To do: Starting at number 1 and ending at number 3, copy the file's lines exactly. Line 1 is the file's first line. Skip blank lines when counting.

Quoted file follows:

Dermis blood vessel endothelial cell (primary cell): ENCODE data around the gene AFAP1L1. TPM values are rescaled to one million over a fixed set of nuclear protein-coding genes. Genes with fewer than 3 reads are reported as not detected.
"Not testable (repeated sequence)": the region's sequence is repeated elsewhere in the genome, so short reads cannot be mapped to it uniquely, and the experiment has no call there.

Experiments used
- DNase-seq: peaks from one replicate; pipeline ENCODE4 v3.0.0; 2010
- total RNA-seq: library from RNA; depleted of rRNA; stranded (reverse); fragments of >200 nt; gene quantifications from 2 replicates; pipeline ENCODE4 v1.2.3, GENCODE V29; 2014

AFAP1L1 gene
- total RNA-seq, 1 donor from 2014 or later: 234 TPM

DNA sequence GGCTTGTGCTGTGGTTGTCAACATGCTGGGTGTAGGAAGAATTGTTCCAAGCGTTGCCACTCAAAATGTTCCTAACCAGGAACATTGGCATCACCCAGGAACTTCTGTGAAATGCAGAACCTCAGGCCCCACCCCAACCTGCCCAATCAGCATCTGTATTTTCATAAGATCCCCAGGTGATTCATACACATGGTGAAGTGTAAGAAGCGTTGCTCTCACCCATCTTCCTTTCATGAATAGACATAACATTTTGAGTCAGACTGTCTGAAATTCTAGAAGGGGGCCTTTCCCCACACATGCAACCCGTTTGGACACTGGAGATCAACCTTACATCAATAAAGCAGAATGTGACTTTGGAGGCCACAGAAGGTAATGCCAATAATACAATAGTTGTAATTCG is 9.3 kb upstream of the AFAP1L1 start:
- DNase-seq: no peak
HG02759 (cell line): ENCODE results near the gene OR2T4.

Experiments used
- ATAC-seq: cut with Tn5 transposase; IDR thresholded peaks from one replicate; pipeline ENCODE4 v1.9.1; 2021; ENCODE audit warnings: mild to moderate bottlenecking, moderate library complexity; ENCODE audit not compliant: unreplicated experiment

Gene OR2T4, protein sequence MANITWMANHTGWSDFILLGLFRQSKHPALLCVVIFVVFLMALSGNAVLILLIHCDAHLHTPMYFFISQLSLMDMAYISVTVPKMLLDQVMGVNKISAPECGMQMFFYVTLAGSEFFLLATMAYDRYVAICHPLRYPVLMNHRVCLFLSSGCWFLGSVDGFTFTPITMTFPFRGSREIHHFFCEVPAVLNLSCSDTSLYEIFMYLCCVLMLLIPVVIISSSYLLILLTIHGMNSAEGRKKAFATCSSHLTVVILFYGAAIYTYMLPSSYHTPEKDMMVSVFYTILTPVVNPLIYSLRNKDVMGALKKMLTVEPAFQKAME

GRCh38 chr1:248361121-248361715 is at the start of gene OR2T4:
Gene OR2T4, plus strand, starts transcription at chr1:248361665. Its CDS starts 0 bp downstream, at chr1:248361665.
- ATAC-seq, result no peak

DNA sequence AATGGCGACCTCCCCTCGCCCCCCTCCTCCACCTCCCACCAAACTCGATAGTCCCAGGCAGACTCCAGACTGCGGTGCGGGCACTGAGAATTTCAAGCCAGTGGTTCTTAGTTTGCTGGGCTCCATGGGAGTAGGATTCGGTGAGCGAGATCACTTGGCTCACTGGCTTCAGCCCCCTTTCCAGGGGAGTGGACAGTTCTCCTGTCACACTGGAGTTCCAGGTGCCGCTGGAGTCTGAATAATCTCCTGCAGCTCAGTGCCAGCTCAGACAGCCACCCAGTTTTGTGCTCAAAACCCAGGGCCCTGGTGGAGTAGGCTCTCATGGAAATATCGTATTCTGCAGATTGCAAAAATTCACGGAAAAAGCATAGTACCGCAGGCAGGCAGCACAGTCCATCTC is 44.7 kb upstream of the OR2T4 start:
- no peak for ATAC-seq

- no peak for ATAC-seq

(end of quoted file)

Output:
Dermis blood vessel endothelial cell (primary cell): ENCODE data around the gene AFAP1L1. TPM values are rescaled to one million over a fixed set of nuclear protein-coding genes. Genes with fewer than 3 reads are reported as not detected.
"Not testable (repeated sequence)": the region's sequence is repeated elsewhere in the genome, so short reads cannot be mapped to it uniquely, and the experiment has no call there.

Experiments used